Sunday 17 March 2013

The second conversion

Something I have been looking for, and thought I did not have with me. Delighted to find it. I had forgotten that I had discovered the Donovan story in Thomas Cullinan.

One of my favourite stories is from a little book written by a missionary in Africa. It is a good entry into the theme of contemplation and action. The story is about a Masai elder speaking to Vincent Donovan in Tanzania:

Months later when all this had passed, I was sitting talking with a Masai elder about the agony of belief and unbelief. He used two languages to respond to me - his own and Kiswahili. He pointed out that the word my Masai catechist, Paul, and I had used to convey faith was not a very satisfactory word in their language. It meant literally "to agree to." I, myself, knew the word had that shortcoming. He said "to believe" like that was similar to a white hunter shooting an animal with his gun from a great distance. Only his eyes and his fingers took part in the act. We should find another word. He said for a man to really believe is like a lion going after its prey. His nose and eyes and ears pick up the prey. His legs give him the speed to catch it. All the power of his body is involved in the terrible death leap and single blow to the neck with the front paw, the blow that actually kills. And as the animal goes down, the lion envelopes it in his arms (the Masai refer to the front legs of an animal as its arms), pulls it to himself, and makes it part of himself. This is the way a lion kills. This is the way a man believes. This is what faith is.”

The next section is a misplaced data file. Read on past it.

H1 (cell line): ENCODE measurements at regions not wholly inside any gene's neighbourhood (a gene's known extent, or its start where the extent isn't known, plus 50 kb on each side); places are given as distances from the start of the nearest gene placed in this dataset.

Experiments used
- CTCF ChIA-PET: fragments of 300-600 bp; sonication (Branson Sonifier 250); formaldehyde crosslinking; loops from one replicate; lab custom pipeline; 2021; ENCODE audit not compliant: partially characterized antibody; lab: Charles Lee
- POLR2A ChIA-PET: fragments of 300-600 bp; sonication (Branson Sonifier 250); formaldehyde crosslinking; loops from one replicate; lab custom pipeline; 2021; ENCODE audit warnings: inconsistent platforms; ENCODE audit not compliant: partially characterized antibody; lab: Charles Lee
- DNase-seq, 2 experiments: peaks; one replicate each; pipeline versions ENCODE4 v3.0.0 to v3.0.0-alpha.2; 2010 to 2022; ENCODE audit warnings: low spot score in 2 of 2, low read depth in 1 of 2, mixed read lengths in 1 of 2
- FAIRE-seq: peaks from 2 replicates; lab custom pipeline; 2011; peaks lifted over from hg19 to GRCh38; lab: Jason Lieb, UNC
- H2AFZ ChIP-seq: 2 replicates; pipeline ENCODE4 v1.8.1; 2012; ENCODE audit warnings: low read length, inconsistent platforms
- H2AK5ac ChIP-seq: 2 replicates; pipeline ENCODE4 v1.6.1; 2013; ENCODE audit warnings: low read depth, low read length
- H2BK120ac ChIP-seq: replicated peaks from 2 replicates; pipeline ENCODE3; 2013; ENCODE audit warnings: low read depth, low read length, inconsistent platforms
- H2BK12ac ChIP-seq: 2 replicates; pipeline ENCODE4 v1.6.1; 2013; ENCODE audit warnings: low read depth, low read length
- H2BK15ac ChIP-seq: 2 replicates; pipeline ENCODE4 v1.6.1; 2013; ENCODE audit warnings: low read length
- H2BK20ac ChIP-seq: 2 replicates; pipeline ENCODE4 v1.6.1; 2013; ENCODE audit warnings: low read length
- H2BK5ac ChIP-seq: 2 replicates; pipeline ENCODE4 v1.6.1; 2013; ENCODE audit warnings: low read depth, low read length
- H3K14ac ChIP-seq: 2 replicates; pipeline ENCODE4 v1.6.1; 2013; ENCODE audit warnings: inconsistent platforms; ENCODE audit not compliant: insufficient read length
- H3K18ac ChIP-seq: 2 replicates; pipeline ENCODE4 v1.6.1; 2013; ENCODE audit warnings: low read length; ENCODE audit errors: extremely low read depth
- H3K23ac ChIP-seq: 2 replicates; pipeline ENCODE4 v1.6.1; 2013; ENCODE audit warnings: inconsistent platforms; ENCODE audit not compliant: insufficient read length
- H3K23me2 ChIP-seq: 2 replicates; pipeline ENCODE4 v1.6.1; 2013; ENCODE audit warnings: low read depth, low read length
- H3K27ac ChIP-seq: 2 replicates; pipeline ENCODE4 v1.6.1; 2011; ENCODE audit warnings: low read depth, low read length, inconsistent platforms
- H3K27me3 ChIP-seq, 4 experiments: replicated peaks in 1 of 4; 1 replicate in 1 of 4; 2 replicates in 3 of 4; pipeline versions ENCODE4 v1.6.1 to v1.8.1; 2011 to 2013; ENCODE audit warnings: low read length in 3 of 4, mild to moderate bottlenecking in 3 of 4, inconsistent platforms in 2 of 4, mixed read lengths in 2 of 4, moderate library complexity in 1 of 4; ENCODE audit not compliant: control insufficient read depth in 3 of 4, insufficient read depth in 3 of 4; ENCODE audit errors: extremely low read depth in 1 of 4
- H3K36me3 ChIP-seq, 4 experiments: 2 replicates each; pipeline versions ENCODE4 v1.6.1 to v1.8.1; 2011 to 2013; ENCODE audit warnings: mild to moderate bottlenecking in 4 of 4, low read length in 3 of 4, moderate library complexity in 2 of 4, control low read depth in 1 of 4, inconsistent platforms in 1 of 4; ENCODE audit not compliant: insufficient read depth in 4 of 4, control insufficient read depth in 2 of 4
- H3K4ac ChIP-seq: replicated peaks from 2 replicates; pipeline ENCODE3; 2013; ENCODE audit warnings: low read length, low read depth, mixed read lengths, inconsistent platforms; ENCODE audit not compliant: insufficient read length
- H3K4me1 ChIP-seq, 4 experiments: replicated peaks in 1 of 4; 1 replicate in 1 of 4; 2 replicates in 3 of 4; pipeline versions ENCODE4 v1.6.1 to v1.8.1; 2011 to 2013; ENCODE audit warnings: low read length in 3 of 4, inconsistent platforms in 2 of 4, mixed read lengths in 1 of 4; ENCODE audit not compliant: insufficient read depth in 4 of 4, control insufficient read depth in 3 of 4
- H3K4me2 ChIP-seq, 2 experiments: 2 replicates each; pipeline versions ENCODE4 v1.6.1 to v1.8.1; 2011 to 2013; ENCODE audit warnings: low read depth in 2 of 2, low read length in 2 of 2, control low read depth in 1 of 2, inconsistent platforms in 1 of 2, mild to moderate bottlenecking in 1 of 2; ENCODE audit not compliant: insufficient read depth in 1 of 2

I looked at the elder in silence and amazement. Faith understood like that would explain why, when my own faith was gone, I ached in every fibre of my being. But my wise old teacher was not finished yet.

“We did not search you out, Padri,” he said to me. “We did not even want you to come to us. You searched us out. You followed us away from your house into the bush, into the plains, into the steppes where our cattle are, into the hills where we take our cattle for water, into our villages, into our homes. You told us of the High God, how we must search for him, even leave our land and our people to find him. But we have not done this. We have not left our land. We have not searched for him. He has searched for us. He has searched us out and found us. All the time we think we are the lion. In the end the lion is God.”

Cullinan comments: when we first set out to work for God the chances are that we are more or less Pelagian and have a reasonably clear ideology. We set out ‘to do God’s will,’ and he is indeed lucky to have us around to do it. We the actors, he the spectator.
For some, that state of affairs lasts until middle age tempers it and they slide quietly and sadly into mediocrity.
But what should happen, and I believe is the normal progress for Christians in any walk of life who have remained alert, seeking and prayerful, is a transition from being in dialogue with God as neighbour (with all the demarcation disputes that it involves) to being in union with God....